In Future bionic bugs will be sent to disaster zones to seek...

In Future bionic bugs will be sent to disaster zones to seek out humans trapped under rubble

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Cockroaches are known to be able to survive a nuclear explosion – and once day they could be saving trapped victims in a variety of disasters. Researchers have fitted the hardy creatures with electrical backpacks complete with tiny microphones to detect the faintest of sounds. The idea is that cyborg cockroaches, or ‘biobots’, could enter crumpled buildings hit by earthquakes, for example, and help emergency workers find survivors.

‘In a collapsed building, sound is the best way to find survivors,’ said Alper Bozkurt, an assistant professor of electrical and computer engineering at North Carolina State University. ‘The goal is to use the biobots with high-resolution microphones to differentiate between sounds that matter - like people calling for help - from sounds that don’t matter - like a leaking pipe. ‘Once we’ve identified sounds that matter, we can use the biobots equipped with microphone arrays to zero-in on where those sounds are coming from.’

The ‘backpacks’ control the robo-roach’s movements because they are wired to the insect’s cerci - sensory organs that cockroaches usually use to feel if their abdomens brush against something. By electrically stimulating the cerci, cockroaches can be prompted to move in a certain direction. In fact, they have been programmed to seek out sound. One type of ‘backpack’ is equipped with an array of three directional microphones to detect the direction of the sound and steer the biobot in the right direction towards it. Another type is fitted with a single microphone to capture sound from any direction, which can be wirelessly transmitted - perhaps in the future to emergency workers. They ‘worked well’ in lab tests and the experts have developed technology that can be used as an ‘invisible fence’ to keep the biobots in a certain area such as a disaster area, the researchers announced at the IEEE Sensors 2014 conference in Valencia, Spain. A previous study led by Dr Edgar Lobaton, who is also at the university, showed that biobots can be used to map a disaster area. Dr Lobaton and Professor Bozkurt plan on merging their research to both map disaster areas and pinpoint survivors.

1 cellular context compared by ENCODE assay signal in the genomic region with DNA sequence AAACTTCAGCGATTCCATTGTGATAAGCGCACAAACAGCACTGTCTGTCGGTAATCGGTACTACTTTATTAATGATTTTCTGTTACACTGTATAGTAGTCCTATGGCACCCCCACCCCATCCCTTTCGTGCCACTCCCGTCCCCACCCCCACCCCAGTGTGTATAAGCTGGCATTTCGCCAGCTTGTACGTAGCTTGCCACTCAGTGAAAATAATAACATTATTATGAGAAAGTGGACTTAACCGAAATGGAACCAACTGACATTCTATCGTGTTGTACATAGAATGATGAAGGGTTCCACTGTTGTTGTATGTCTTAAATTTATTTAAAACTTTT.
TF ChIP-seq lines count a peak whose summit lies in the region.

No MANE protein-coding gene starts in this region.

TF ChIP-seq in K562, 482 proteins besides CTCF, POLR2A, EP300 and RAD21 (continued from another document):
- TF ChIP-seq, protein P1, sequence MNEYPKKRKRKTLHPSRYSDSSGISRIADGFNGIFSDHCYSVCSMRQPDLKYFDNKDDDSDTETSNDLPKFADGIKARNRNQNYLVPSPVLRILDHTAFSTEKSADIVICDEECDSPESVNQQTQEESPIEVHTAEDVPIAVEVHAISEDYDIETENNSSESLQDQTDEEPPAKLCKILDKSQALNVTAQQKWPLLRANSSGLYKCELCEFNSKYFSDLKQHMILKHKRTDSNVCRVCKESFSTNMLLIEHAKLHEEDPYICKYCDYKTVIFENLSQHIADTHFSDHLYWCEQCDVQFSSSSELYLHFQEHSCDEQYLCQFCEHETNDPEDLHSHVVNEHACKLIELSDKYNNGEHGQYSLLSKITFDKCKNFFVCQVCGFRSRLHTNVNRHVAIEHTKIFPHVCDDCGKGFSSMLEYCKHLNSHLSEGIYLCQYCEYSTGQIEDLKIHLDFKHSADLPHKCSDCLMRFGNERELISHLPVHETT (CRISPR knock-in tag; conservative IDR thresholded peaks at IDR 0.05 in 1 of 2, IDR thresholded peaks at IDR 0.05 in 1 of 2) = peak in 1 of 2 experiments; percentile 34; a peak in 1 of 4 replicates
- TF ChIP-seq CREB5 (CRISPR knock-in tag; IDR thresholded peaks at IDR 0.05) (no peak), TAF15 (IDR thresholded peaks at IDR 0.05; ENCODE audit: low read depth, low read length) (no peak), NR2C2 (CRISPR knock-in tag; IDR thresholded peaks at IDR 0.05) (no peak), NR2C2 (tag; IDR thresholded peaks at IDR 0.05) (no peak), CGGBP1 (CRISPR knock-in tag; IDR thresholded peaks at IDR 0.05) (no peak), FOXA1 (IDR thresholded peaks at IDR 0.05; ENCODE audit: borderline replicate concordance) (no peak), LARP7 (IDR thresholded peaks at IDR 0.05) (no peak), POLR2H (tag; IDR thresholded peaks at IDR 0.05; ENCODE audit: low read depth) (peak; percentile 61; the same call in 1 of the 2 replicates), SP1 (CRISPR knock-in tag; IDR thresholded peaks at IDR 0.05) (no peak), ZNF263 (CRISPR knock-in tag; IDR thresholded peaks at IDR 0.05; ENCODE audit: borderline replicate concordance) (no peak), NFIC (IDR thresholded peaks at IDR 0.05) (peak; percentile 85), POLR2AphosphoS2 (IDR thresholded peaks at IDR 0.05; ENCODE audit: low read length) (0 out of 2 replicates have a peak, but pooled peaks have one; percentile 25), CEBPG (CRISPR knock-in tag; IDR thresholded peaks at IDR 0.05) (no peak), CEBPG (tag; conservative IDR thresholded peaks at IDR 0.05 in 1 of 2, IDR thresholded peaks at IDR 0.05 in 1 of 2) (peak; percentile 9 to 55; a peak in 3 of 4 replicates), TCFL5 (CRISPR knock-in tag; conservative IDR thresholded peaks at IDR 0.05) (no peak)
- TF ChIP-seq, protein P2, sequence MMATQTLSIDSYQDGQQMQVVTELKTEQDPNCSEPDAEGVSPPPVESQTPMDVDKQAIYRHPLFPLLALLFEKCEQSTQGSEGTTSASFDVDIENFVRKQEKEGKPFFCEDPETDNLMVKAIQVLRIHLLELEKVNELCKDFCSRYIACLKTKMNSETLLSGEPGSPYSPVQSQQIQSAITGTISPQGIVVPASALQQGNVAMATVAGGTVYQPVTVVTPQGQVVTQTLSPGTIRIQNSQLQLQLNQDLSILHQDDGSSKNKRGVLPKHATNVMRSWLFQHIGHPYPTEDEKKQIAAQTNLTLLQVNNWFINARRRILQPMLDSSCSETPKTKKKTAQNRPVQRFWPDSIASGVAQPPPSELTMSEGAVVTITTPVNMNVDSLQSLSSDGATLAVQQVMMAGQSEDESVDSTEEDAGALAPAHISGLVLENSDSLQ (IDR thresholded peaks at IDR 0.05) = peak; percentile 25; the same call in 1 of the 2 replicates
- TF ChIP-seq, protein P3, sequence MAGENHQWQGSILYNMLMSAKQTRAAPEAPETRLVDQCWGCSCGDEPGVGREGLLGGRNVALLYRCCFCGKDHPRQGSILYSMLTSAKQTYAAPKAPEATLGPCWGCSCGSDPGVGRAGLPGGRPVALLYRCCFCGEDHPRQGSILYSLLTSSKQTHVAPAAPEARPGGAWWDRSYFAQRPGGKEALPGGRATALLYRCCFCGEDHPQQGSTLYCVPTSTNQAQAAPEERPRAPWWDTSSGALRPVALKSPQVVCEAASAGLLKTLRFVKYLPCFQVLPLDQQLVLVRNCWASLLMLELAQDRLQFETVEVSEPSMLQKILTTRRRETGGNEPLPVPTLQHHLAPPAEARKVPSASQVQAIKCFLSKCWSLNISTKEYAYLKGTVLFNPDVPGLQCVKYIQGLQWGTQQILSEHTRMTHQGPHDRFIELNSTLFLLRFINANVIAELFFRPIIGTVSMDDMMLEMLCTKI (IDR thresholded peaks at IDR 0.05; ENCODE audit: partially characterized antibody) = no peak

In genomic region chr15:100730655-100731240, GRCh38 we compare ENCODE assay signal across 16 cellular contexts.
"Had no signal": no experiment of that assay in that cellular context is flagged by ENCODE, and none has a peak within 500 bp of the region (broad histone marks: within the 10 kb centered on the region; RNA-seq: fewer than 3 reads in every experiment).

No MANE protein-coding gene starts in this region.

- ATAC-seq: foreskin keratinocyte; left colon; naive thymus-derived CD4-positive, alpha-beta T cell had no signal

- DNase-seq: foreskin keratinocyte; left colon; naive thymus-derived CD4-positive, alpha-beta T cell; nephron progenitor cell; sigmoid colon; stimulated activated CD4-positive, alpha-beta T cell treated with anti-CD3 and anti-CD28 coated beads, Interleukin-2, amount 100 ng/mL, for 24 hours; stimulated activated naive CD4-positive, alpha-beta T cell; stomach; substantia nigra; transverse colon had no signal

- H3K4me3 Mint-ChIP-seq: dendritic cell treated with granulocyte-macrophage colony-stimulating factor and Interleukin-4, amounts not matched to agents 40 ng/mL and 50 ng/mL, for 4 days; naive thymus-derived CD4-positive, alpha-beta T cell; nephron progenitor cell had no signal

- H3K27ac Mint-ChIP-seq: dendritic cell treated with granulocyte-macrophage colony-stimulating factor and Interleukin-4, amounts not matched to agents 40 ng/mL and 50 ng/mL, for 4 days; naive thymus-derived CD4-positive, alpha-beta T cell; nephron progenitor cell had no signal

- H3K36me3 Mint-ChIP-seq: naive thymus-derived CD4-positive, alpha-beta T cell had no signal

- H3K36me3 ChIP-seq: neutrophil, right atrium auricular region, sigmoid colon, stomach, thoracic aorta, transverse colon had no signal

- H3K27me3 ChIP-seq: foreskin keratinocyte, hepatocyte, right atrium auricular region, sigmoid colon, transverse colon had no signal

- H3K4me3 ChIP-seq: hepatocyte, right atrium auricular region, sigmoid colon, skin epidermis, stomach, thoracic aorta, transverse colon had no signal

Professor Bozkurt’s team has recently demonstrated technology that creates an invisible fence for keeping biobots in a defined area. This is significant because it could be used to keep them at a disaster site and to keep the biobots within range of each other so that they can be used as a reliable mobile wireless network. The technology could also be used to steer biobots to light sources, so that tiny solar panels on biobot backpacks can be recharged.


The idea of turning cockroaches into cyborg slaves is not new, Gizmodo reported. Kits are available for under $100 (£63) that enable people to control their own insect by stimulating its antennae with electrical signals. This lets people ‘drive’ an insect for a few minutes. While the creators of the ‘Roboroach kit’ claim the cockroach forgets the experience after 20 minutes, some people think it is cruel.


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